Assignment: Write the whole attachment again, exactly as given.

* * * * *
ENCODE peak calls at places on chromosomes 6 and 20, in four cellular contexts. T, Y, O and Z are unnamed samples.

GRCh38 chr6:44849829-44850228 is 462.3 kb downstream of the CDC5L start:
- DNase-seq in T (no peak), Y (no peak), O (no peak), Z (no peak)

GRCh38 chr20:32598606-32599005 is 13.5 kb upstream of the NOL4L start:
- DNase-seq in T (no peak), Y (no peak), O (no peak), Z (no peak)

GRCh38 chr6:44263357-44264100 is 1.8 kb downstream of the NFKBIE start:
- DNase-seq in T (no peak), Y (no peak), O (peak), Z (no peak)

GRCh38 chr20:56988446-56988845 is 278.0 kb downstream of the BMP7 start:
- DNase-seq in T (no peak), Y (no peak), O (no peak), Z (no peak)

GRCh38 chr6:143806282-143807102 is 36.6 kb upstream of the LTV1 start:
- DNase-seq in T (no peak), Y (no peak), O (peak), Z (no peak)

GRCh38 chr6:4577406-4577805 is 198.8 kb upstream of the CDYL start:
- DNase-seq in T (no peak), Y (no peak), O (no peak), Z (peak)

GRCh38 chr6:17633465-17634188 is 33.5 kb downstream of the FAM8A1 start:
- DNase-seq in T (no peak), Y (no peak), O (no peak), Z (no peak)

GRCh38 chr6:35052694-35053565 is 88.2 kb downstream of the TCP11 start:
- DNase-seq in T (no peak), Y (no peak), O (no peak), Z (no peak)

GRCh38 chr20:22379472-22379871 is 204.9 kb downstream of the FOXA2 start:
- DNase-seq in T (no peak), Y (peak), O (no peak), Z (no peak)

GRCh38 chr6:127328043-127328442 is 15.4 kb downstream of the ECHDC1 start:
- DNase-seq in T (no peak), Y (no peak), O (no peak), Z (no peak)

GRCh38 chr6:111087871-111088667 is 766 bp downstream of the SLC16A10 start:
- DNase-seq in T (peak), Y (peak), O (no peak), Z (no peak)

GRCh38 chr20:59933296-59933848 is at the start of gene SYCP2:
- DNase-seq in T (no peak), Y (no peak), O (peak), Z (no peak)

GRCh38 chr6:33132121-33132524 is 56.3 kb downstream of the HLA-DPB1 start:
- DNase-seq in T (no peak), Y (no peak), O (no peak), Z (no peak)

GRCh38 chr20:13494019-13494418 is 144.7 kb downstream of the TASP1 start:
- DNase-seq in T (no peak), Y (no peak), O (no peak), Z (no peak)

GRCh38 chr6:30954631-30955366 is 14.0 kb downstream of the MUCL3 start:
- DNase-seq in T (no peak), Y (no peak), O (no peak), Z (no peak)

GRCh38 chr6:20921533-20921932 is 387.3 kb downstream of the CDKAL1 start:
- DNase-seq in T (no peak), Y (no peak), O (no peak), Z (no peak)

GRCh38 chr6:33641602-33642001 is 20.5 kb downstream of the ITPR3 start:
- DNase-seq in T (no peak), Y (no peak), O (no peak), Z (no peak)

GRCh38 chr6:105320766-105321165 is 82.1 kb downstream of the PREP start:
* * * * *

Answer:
ENCODE peak calls at places on chromosomes 6 and 20, in four cellular contexts. T, Y, O and Z are unnamed samples.

GRCh38 chr6:44849829-44850228 is 462.3 kb downstream of the CDC5L start:
- DNase-seq in T (no peak), Y (no peak), O (no peak), Z (no peak)

GRCh38 chr20:32598606-32599005 is 13.5 kb upstream of the NOL4L start:
- DNase-seq in T (no peak), Y (no peak), O (no peak), Z (no peak)

GRCh38 chr6:44263357-44264100 is 1.8 kb downstream of the NFKBIE start:
- DNase-seq in T (no peak), Y (no peak), O (peak), Z (no peak)

GRCh38 chr20:56988446-56988845 is 278.0 kb downstream of the BMP7 start:
- DNase-seq in T (no peak), Y (no peak), O (no peak), Z (no peak)

GRCh38 chr6:143806282-143807102 is 36.6 kb upstream of the LTV1 start:
- DNase-seq in T (no peak), Y (no peak), O (peak), Z (no peak)

GRCh38 chr6:4577406-4577805 is 198.8 kb upstream of the CDYL start:
- DNase-seq in T (no peak), Y (no peak), O (no peak), Z (peak)

GRCh38 chr6:17633465-17634188 is 33.5 kb downstream of the FAM8A1 start:
- DNase-seq in T (no peak), Y (no peak), O (no peak), Z (no peak)

GRCh38 chr6:35052694-35053565 is 88.2 kb downstream of the TCP11 start:
- DNase-seq in T (no peak), Y (no peak), O (no peak), Z (no peak)

GRCh38 chr20:22379472-22379871 is 204.9 kb downstream of the FOXA2 start:
- DNase-seq in T (no peak), Y (peak), O (no peak), Z (no peak)

GRCh38 chr6:127328043-127328442 is 15.4 kb downstream of the ECHDC1 start:
- DNase-seq in T (no peak), Y (no peak), O (no peak), Z (no peak)

GRCh38 chr6:111087871-111088667 is 766 bp downstream of the SLC16A10 start:
- DNase-seq in T (peak), Y (peak), O (no peak), Z (no peak)

GRCh38 chr20:59933296-59933848 is at the start of gene SYCP2:
- DNase-seq in T (no peak), Y (no peak), O (peak), Z (no peak)

GRCh38 chr6:33132121-33132524 is 56.3 kb downstream of the HLA-DPB1 start:
- DNase-seq in T (no peak), Y (no peak), O (no peak), Z (no peak)

GRCh38 chr20:13494019-13494418 is 144.7 kb downstream of the TASP1 start:
- DNase-seq in T (no peak), Y (no peak), O (no peak), Z (no peak)

GRCh38 chr6:30954631-30955366 is 14.0 kb downstream of the MUCL3 start:
- DNase-seq in T (no peak), Y (no peak), O (no peak), Z (no peak)

GRCh38 chr6:20921533-20921932 is 387.3 kb downstream of the CDKAL1 start:
- DNase-seq in T (no peak), Y (no peak), O (no peak), Z (no peak)

GRCh38 chr6:33641602-33642001 is 20.5 kb downstream of the ITPR3 start:
- DNase-seq in T (no peak), Y (no peak), O (no peak), Z (no peak)

GRCh38 chr6:105320766-105321165 is 82.1 kb downstream of the PREP start: